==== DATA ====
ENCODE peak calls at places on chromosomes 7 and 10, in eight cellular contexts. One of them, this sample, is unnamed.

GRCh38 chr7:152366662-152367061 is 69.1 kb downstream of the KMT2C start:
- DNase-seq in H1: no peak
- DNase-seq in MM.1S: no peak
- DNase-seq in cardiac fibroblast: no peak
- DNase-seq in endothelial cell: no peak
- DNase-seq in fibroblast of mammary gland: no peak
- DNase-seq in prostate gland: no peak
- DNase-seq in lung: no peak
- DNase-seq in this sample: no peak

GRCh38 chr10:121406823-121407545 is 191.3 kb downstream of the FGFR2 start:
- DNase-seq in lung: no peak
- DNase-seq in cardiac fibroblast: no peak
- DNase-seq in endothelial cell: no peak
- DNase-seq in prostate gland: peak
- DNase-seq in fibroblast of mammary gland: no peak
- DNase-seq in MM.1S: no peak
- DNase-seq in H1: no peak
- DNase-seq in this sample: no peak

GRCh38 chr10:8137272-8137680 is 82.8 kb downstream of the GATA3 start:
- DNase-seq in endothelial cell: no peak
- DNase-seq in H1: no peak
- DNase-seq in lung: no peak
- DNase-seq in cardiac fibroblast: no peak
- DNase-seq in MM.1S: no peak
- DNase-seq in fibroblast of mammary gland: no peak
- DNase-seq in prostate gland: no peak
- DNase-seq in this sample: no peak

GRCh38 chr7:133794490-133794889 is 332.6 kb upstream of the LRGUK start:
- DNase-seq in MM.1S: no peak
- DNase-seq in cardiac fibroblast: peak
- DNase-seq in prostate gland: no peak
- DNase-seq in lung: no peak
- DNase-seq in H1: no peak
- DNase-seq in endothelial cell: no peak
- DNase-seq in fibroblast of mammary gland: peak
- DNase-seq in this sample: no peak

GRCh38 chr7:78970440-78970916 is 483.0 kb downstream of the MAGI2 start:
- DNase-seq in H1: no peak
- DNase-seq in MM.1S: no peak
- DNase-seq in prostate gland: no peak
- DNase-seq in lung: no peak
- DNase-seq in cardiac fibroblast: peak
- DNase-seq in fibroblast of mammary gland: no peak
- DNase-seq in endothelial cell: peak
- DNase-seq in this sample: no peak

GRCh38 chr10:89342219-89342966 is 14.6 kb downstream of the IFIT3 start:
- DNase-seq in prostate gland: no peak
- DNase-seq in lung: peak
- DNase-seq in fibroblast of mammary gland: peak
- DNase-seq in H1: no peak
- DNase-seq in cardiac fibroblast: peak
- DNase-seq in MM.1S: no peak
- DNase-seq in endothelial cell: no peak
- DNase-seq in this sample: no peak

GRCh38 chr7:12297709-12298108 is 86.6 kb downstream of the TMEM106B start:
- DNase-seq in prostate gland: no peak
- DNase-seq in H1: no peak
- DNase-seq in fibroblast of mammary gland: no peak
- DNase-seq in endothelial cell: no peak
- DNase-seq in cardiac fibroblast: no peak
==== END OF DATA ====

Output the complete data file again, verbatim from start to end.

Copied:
ENCODE peak calls at places on chromosomes 7 and 10, in eight cellular contexts. One of them, this sample, is unnamed.

GRCh38 chr7:152366662-152367061 is 69.1 kb downstream of the KMT2C start:
- DNase-seq in H1: no peak
- DNase-seq in MM.1S: no peak
- DNase-seq in cardiac fibroblast: no peak
- DNase-seq in endothelial cell: no peak
- DNase-seq in fibroblast of mammary gland: no peak
- DNase-seq in prostate gland: no peak
- DNase-seq in lung: no peak
- DNase-seq in this sample: no peak

GRCh38 chr10:121406823-121407545 is 191.3 kb downstream of the FGFR2 start:
- DNase-seq in lung: no peak
- DNase-seq in cardiac fibroblast: no peak
- DNase-seq in endothelial cell: no peak
- DNase-seq in prostate gland: peak
- DNase-seq in fibroblast of mammary gland: no peak
- DNase-seq in MM.1S: no peak
- DNase-seq in H1: no peak
- DNase-seq in this sample: no peak

GRCh38 chr10:8137272-8137680 is 82.8 kb downstream of the GATA3 start:
- DNase-seq in endothelial cell: no peak
- DNase-seq in H1: no peak
- DNase-seq in lung: no peak
- DNase-seq in cardiac fibroblast: no peak
- DNase-seq in MM.1S: no peak
- DNase-seq in fibroblast of mammary gland: no peak
- DNase-seq in prostate gland: no peak
- DNase-seq in this sample: no peak

GRCh38 chr7:133794490-133794889 is 332.6 kb upstream of the LRGUK start:
- DNase-seq in MM.1S: no peak
- DNase-seq in cardiac fibroblast: peak
- DNase-seq in prostate gland: no peak
- DNase-seq in lung: no peak
- DNase-seq in H1: no peak
- DNase-seq in endothelial cell: no peak
- DNase-seq in fibroblast of mammary gland: peak
- DNase-seq in this sample: no peak

GRCh38 chr7:78970440-78970916 is 483.0 kb downstream of the MAGI2 start:
- DNase-seq in H1: no peak
- DNase-seq in MM.1S: no peak
- DNase-seq in prostate gland: no peak
- DNase-seq in lung: no peak
- DNase-seq in cardiac fibroblast: peak
- DNase-seq in fibroblast of mammary gland: no peak
- DNase-seq in endothelial cell: peak
- DNase-seq in this sample: no peak

GRCh38 chr10:89342219-89342966 is 14.6 kb downstream of the IFIT3 start:
- DNase-seq in prostate gland: no peak
- DNase-seq in lung: peak
- DNase-seq in fibroblast of mammary gland: peak
- DNase-seq in H1: no peak
- DNase-seq in cardiac fibroblast: peak
- DNase-seq in MM.1S: no peak
- DNase-seq in endothelial cell: no peak
- DNase-seq in this sample: no peak

GRCh38 chr7:12297709-12298108 is 86.6 kb downstream of the TMEM106B start:
- DNase-seq in prostate gland: no peak
- DNase-seq in H1: no peak
- DNase-seq in fibroblast of mammary gland: no peak
- DNase-seq in endothelial cell: no peak
- DNase-seq in cardiac fibroblast: no peak